When they passed through the Narrows, which lie between Staten Island and Bergen Neck, they found land abundant with trees and pasture. Unfortunately, they were assailed by two canoes. One of his crewmen, John Colman, was shot with an arrow on September 6, 1609. Hudson buried Colman on the shore and named the place Colman’s Point.

As Hudson ascended the Hudson River, he engaged in several trade exchanges. Natives embarked the ship to bring corn, tobacco and pumpkins. After voyaging five miles, he went onshore the Castleton where he was humbly received by the governor. Old savages gave them pumpkins, grapes and beaver in exchange for knives and beads. These incidents prevented him from checking out the narrow channel he found.


Hudson sensed that the natives were conspiring against them. To uncover their plot, he plied the men with wine that left them intoxicated. The savages feasted on the brandy and slept very soundly that night. In the following morning, they gave Hudson ample presents like tobacco and beads, and toured him around the country.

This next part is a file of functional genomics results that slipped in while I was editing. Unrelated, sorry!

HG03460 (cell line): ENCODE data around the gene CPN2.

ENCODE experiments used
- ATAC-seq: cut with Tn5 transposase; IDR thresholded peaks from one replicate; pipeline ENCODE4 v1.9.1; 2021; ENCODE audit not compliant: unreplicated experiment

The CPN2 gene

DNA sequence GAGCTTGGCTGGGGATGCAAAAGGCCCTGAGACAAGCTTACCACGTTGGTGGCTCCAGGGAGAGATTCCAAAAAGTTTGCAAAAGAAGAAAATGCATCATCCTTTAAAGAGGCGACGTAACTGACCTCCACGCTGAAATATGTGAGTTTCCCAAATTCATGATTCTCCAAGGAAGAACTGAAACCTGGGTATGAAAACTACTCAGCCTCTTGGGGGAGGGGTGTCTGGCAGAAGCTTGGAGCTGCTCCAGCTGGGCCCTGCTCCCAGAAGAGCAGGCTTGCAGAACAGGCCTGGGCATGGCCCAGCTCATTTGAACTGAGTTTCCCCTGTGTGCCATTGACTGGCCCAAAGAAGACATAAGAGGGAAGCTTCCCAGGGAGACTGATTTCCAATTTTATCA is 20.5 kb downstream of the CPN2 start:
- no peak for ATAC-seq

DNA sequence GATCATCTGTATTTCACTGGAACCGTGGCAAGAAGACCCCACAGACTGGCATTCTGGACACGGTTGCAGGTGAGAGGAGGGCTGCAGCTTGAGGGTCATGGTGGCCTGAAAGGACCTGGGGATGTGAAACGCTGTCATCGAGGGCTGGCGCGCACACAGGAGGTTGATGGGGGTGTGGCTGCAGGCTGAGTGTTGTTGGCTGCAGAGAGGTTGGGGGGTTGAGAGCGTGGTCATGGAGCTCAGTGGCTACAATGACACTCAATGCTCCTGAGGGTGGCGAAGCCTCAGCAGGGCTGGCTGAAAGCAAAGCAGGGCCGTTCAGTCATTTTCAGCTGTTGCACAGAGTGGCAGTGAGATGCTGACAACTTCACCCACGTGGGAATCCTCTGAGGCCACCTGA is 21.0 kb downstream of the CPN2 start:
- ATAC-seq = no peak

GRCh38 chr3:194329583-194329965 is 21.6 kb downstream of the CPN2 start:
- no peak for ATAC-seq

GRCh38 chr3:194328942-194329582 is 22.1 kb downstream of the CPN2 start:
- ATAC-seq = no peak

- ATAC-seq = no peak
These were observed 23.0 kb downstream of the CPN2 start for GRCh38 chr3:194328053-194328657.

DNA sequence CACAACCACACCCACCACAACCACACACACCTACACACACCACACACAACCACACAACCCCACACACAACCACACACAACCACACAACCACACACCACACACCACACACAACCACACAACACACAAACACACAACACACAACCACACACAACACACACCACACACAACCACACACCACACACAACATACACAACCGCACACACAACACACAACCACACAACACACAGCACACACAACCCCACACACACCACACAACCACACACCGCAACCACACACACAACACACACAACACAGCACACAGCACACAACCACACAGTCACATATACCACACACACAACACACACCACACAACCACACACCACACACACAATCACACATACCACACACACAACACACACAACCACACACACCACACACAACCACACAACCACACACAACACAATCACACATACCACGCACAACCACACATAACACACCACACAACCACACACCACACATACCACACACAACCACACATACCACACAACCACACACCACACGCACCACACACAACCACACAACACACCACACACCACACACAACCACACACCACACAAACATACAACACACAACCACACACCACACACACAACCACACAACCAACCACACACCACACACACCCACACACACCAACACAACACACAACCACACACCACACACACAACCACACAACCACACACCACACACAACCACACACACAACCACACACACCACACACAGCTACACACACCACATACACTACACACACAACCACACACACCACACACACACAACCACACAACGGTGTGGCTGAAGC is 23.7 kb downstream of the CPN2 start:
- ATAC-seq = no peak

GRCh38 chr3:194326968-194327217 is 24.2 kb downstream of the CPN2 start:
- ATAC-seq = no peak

Hudson’s crew returned to the boat and continued to explore the river. What he found was rather disappointing because of highly irregular depths of the water. It was futile to continue traversing the river, so he decided to come back to his homeland.

In spite of his failure to discover the waterways to the Indies, it can be gleaned from his journal that he was well satisfied with his accomplishments. He was able to explore unknown navigable rivers totalling approximately one hundred forty miles; he discovered inhabited areas along the river banks; and he reached what is now the capital of Albany and as far as the Waterford.

New Jersey

As they descended the river, their ship could only advance slowly due to the strong winds. Oftentimes, Hudson would journey on the shore discovering fertile grounds for corn, herbs, chestnut trees and ewe trees. When the weather got better, Hudson continued to sail until he reached the Stony Point. The contents of their ship attracted the attention of the old savages. A battle ensued and they were fired at by muskets. The fight ended only after the canoes of the enemies were pitted against the more powerful canons. Hudson descended five more miles and anchored near Hoboken. He continued to explore the bay and stream of New York.